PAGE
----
Esophageal achalasia is a neurogenic motor abnormality with the loss of normal peristalsis and insufficient relaxation of the lower esophageal sphincter, leading to dysphagia and chest pain, with no response to proton pump inhibitor therapy.
Esophageal achalasia usually sets in between the second and the sixth decade of life. Onset is insidious and symptoms gradually become more severe.
Patients present with dysphagia  for both solids and liquids , which differentiates it from dysphagias that only involve solids and are characteristic of tumors of the gastroesophageal junction. Regurgitation of food and saliva is another trait of this disease. Affected individuals also describe nocturnal regurgitation that may lead to aspiration. Substernal chest pain associated with meals leads to progressively diminished amounts of ingested food and weight loss . Additional symptoms include heartburn  and nocturnal cough caused by acid reflux or retention of food in the esophagus .
The clinical examination in uncomplicated esophageal achalasia does not detect pathologic elements .
Tests which are valuable when trying to establish the diagnosis of esophageal achalasia: barium esophagogram, upper gastrointestinal endoscopy, and esophageal manometry.
Barium esophagogram establishes the morphology of the esophagus and the esophagogastric junction and evaluates the peristalsis. The esophagus can be dilated, angulated or tortuous and a narrow gastroesophageal junction with "bird neck" appearance has been described. Barium emptying is impaired and prolonged  .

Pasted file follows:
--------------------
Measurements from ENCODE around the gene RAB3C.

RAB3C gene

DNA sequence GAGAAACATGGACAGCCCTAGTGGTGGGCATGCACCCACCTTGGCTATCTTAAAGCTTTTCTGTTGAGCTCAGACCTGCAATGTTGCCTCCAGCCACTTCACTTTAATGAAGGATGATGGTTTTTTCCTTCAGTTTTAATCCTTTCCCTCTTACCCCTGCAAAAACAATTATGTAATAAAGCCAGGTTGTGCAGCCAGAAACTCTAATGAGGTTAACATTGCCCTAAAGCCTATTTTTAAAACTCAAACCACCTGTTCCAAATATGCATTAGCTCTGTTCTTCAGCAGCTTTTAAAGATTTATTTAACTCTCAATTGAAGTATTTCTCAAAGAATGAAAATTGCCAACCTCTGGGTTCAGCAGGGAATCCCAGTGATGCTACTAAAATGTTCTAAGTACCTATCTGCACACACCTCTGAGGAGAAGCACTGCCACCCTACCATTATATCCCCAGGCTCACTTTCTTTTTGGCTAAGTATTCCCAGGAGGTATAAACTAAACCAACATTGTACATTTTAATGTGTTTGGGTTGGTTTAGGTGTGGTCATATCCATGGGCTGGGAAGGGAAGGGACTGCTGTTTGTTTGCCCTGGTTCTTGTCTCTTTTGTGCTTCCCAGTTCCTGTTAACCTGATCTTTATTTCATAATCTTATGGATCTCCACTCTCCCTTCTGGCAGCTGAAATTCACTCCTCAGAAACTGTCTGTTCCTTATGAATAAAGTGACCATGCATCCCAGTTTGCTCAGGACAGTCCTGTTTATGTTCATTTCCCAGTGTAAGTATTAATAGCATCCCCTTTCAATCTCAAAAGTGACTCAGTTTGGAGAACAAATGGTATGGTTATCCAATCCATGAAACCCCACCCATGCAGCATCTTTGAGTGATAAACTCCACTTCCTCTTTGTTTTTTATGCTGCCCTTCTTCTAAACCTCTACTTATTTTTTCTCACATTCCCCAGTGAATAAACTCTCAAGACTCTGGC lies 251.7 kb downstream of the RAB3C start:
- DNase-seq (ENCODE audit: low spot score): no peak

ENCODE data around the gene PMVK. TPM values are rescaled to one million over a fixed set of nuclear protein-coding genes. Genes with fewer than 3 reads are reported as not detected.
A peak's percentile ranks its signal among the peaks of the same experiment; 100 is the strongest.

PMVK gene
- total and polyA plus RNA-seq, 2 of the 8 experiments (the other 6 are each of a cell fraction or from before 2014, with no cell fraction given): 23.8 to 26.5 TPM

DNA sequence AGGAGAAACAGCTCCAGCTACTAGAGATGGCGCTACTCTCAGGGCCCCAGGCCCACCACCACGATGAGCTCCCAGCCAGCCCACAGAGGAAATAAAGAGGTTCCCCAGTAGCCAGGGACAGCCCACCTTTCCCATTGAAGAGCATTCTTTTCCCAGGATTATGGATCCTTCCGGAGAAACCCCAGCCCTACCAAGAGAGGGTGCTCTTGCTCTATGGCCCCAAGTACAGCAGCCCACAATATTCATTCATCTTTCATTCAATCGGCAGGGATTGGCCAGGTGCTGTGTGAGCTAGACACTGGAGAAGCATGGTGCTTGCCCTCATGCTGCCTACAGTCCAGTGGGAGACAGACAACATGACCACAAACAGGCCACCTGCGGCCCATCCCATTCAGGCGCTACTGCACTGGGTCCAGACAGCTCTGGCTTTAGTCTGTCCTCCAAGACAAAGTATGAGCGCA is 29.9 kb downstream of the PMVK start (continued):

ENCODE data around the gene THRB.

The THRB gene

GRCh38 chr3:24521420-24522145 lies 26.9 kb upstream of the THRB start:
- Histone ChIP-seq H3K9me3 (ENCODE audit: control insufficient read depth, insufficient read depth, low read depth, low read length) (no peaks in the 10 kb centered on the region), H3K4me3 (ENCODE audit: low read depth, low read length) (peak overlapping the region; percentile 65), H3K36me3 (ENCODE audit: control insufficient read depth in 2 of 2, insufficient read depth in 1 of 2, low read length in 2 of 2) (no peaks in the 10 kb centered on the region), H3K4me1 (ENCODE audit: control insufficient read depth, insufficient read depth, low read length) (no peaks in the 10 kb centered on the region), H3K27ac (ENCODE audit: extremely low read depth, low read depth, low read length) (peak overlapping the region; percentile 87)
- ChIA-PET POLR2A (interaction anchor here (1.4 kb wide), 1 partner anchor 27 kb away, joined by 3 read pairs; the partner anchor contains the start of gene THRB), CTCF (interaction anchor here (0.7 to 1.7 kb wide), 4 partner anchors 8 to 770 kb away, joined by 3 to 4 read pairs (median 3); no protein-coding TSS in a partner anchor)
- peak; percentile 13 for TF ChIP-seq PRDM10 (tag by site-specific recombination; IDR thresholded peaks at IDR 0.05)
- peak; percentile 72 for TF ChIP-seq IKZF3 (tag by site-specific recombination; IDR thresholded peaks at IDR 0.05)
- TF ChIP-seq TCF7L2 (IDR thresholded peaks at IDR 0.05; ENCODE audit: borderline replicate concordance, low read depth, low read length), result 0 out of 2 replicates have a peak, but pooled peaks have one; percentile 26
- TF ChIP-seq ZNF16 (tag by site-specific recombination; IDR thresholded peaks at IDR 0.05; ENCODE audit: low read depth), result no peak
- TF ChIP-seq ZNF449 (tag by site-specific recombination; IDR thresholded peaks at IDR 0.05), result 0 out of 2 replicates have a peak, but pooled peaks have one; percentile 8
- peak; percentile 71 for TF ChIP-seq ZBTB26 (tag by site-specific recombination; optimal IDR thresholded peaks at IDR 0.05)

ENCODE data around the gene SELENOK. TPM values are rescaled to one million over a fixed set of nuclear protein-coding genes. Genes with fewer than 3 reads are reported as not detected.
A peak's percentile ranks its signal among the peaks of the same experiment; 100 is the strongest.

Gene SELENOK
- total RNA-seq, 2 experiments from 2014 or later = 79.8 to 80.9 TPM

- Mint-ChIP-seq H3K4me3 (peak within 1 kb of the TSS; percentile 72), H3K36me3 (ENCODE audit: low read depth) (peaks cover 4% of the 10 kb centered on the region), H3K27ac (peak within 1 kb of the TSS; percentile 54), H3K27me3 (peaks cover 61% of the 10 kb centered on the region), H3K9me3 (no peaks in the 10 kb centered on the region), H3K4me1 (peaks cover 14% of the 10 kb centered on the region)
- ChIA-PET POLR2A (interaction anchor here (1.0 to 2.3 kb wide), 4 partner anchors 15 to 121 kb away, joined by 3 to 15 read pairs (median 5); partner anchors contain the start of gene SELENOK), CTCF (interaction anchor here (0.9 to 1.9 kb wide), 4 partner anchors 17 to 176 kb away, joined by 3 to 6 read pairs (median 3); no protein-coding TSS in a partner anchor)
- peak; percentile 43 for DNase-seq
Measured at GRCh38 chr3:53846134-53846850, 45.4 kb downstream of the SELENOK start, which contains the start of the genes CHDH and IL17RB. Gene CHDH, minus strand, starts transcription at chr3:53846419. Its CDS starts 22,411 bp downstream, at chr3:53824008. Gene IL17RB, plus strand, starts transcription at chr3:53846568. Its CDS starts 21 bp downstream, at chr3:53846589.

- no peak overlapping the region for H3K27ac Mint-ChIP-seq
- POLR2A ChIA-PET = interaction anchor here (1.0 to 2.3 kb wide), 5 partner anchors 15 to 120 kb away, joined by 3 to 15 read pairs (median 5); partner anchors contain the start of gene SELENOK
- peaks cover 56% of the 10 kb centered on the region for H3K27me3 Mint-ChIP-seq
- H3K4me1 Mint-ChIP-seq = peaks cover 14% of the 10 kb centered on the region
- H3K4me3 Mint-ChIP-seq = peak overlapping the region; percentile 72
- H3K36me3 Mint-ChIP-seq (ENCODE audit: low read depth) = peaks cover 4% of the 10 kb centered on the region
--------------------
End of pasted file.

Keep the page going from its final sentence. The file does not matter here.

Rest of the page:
Esophageal manometry shows the lack of normal peristalsis  with improper lower esophageal sphincter relaxation  leading to inadequate emptying in the absence of an obstruction. The esophagus may be atonic or non-contractile. Sphincter relaxation may be impaired completely, partially or not at all  . On the other hand, esophageal pressure may be increased in all esophageal areas.
Upper gastrointestinal endoscopy is used in cases where a mechanical obstruction cannot be excluded , especially since achalasia symptoms may overlap with those of an infiltrative neoplasm. When trying to enter the stomach, a pressure described as a “pop” may be felt by the endoscopist while passing through the gastroesophageal junction. Finding food or saliva above the gastroesophageal junction is pathognomonic for achalasia. Endoscopic ultrasound is especially useful if a neoplasm is suspected. Furthermore, the mucosal examination is important in differentiating achalasia from acid reflux disease, peptic strictures and candida infection . Endoscopy is especially useful in patients with systemic sclerosis, where manometry also shows abnormal peristalsis.
High-resolution manometry allows a more precise diagnosis of achalasia subtype. Chest X-ray may describe chronic pneumonia due to aspiration and a small or absent gastric air bubble. The trachea may be pushed anteriorly or may be bowed, due to compression by the dilated esophagus. Computer tomography is indicated if complications are suspected, as it identifies areas of mucosal thickening. Esophageal pH measurement is important in ruling out acid reflux disease .
Blood workup often shows no abnormal findings.